Business Economy 25 Nov 2019 Monetary Policy Comm ...

Monetary Policy Committee to be split on rate cut decision

DECCAN CHRONICLE. | FALAKNAAZ SYED
Published Nov 25, 2019, 2:07 am IST
Updated Nov 25, 2019, 2:07 am IST
Inflation as measured by the Consumer Price Inflation Index (CPI), came in at a 16-month high at 4.62 per cent for October.
The MPC is scheduled to meet during December 3-5 and announce the final outcome for the fifth bi-monthly monetary policy on December 5, a week after the government releases the second quarter GDP numbers on November 29.
 The MPC is scheduled to meet during December 3-5 and announce the final outcome for the fifth bi-monthly monetary policy on December 5, a week after the government releases the second quarter GDP numbers on November 29.

Mumbai: Weak economic growth and higher inflation will put the Reserve Bank of India’s (RBI) Monetary Policy Committee (MPC) in a difficult spot when it meets in early December to deliberate on further accommodation.

Many expect a split among the six MPC members over a rate cut decision, given the economic meltdown. The decision would depend on whether the MPC members believe that the recent increase in food inflation is transient. The MPC is scheduled to meet during December 3-5 and announce the final outcome for the fifth bi-monthly monetary policy on December 5, a week after the government releases the second quarter GDP numbers on November 29.

 

Inflation as measured by the Consumer Price Inflation Index (CPI), came in at a 16-month high at 4.62 per cent for October, breaching the RBI’s medium-term target of 4 per cent due to a spike in food prices, especially vegetables and is likely to remain outside its comfort. Core inflation, however, was benign at 3.5 per cent, continuing to highlight weak demand impulse.

On the other hand, the dismal Index of Industrial Production (IIP) performance for the second consecutive month in September  pointed to a deep slump in economic activity. The weakness was broad-based across a mix of consumption and investment indicators. With tight domestic credit conditions persisting amid weak global demand, economists expect India’s recovery to be delayed and the pickup to remain below potential. Global rating agencies and domestic economists have lowered their GDP growth projections steeply. For instance, Moody's Investors Service cut India's economic growth forecast for current year to 5.6 per cent from 5.8 per cent estimated earlier, saying the GDP slowdown is lasting longer than previously expected. Similarly, Nomura cut GDP projections to 4.9 per cent YoY from 5.7 per cent in 2019 and to 6 per cent from 6.9 per cent in 2020.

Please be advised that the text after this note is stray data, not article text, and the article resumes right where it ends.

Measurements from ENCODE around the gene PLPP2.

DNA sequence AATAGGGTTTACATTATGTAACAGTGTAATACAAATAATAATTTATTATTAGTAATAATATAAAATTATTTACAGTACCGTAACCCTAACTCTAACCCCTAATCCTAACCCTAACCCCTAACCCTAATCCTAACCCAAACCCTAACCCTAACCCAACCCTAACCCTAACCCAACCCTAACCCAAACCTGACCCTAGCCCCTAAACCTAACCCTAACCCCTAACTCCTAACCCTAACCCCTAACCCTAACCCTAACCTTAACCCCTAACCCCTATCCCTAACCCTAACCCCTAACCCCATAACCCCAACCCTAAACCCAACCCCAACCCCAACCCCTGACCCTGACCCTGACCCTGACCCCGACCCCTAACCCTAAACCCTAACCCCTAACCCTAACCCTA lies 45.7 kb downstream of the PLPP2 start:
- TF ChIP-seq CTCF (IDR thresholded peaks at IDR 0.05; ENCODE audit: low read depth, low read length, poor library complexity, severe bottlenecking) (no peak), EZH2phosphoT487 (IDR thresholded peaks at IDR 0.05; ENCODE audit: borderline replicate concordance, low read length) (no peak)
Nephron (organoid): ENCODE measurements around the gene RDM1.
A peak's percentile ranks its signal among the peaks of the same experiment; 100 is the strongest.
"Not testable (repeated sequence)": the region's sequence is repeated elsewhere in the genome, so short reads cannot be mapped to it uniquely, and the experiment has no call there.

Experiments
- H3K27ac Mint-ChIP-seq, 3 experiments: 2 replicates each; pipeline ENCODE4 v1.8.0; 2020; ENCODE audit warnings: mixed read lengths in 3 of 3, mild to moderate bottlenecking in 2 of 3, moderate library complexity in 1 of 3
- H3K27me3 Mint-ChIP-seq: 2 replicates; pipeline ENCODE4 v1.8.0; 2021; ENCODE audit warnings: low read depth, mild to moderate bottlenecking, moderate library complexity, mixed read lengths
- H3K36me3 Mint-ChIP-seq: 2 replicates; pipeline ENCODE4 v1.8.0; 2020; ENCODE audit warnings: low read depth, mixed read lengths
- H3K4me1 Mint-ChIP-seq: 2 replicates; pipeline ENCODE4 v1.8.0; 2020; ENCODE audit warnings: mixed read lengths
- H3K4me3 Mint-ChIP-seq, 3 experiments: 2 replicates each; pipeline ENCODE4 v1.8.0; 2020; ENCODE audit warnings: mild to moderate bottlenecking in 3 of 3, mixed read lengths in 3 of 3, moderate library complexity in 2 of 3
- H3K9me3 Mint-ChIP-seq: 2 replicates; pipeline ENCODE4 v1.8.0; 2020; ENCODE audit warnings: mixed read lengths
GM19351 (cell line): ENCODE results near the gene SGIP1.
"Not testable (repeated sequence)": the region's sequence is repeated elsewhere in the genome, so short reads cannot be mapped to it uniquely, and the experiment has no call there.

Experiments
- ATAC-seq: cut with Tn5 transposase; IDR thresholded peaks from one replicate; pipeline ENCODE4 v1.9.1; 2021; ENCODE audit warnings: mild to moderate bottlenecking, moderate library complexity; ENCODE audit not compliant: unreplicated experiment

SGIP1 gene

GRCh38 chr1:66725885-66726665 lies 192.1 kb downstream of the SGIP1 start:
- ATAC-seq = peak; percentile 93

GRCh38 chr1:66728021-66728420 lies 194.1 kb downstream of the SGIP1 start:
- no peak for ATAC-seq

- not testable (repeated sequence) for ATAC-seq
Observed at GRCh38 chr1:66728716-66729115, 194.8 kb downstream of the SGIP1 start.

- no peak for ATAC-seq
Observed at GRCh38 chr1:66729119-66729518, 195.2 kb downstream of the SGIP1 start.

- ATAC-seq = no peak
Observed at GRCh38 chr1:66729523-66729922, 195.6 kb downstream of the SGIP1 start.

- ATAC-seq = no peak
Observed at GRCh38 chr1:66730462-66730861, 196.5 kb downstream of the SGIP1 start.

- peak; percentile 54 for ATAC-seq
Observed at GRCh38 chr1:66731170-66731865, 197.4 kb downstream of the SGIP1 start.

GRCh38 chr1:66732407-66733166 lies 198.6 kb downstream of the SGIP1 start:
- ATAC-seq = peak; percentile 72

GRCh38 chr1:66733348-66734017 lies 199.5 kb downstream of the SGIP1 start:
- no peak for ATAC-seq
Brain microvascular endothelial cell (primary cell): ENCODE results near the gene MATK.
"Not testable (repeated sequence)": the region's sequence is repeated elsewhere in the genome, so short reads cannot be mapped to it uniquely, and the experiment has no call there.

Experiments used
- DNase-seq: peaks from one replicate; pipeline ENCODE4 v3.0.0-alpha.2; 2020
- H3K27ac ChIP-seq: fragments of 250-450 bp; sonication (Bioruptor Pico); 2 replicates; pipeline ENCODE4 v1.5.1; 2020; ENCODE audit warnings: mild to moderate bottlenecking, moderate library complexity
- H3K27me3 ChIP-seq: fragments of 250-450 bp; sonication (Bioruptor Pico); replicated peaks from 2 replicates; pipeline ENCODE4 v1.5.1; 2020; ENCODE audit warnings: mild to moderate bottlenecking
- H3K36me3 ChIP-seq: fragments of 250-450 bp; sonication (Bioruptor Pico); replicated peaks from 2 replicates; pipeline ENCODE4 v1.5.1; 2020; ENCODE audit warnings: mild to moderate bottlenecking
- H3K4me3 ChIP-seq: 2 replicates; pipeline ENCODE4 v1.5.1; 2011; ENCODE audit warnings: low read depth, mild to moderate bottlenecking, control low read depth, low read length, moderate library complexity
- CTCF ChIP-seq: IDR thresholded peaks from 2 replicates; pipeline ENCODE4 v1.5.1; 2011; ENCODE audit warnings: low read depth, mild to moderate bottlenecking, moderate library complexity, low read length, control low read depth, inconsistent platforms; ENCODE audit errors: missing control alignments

September IIP growth was at (-)4.3 per cent. led by weak momentum and adverse base effects.

Consequently, IIP growth for 2QFY20 was poor at (-)0.4 per cent as against 3 per cent in 1QFY20.

After the fourth bi-monthly monetary policy on October 4, the RBI has been emphatically firing on all three cylinders of rates, liquidity, and guidance. The MPC has cut rates by 135 bps backed by liquidity and guidance as well. Economists feel that a pause at this juncture could reverse part of the transmission that has occurred through the bond markets, making it an uphill task to convince banks and markets to pass on previous rate cuts.

 

“With CPI inflation likely to overshoot the MPC’s target of 4 per cent by around 75-125 bps over the next few months, we believe that the policy decision will be split among the MPC members given that inflation is trending above 5 per cent and growth is likely to be below 5 per cent in 2QFY20…The MPC members’ perception about ‘flexible inflation targets’ will be tested in the December policy,” Upasna Bhardwaj, Chief Econo-mist at Kotak.

“We expect the weak 2QFY20 GDP report, which will be released before the early-December rate review, to prod the MPC to ease rates by 25 basis points next month...Our forecasts include another 25bps reduction in 1Q20,” said Radhika Rao, Economist at DBS Bank.

 

Madhavi Arora, Economist at Edelweiss Securities said, “For the RBI, it presents a tough policy dilemma of overshooting inflation, undershooting growth and fragile fiscal state. However, we think the current underlying growth-inflation mix continues to be favourable for counter-cyclical monetary stance.”

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